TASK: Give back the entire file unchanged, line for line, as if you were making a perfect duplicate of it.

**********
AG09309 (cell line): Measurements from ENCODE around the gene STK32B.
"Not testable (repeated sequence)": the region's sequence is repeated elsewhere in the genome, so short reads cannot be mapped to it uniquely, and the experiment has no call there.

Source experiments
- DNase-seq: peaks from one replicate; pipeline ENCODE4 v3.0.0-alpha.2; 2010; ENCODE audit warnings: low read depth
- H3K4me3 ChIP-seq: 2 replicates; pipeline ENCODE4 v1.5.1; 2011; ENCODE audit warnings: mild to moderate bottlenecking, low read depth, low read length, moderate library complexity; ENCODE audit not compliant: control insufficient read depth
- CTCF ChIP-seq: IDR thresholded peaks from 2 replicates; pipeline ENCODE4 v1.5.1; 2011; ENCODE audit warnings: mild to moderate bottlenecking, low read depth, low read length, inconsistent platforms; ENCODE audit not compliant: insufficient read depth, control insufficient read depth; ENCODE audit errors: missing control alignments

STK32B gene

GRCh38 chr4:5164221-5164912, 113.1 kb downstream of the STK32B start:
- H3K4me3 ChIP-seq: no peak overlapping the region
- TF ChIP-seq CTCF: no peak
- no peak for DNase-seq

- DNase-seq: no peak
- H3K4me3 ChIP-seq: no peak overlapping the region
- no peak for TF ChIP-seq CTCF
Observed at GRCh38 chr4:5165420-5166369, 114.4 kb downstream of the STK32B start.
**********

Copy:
AG09309 (cell line): Measurements from ENCODE around the gene STK32B.
"Not testable (repeated sequence)": the region's sequence is repeated elsewhere in the genome, so short reads cannot be mapped to it uniquely, and the experiment has no call there.

Source experiments
- DNase-seq: peaks from one replicate; pipeline ENCODE4 v3.0.0-alpha.2; 2010; ENCODE audit warnings: low read depth
- H3K4me3 ChIP-seq: 2 replicates; pipeline ENCODE4 v1.5.1; 2011; ENCODE audit warnings: mild to moderate bottlenecking, low read depth, low read length, moderate library complexity; ENCODE audit not compliant: control insufficient read depth
- CTCF ChIP-seq: IDR thresholded peaks from 2 replicates; pipeline ENCODE4 v1.5.1; 2011; ENCODE audit warnings: mild to moderate bottlenecking, low read depth, low read length, inconsistent platforms; ENCODE audit not compliant: insufficient read depth, control insufficient read depth; ENCODE audit errors: missing control alignments

STK32B gene

GRCh38 chr4:5164221-5164912, 113.1 kb downstream of the STK32B start:
- H3K4me3 ChIP-seq: no peak overlapping the region
- TF ChIP-seq CTCF: no peak
- no peak for DNase-seq

- DNase-seq: no peak
- H3K4me3 ChIP-seq: no peak overlapping the region
- no peak for TF ChIP-seq CTCF
Observed at GRCh38 chr4:5165420-5166369, 114.4 kb downstream of the STK32B start.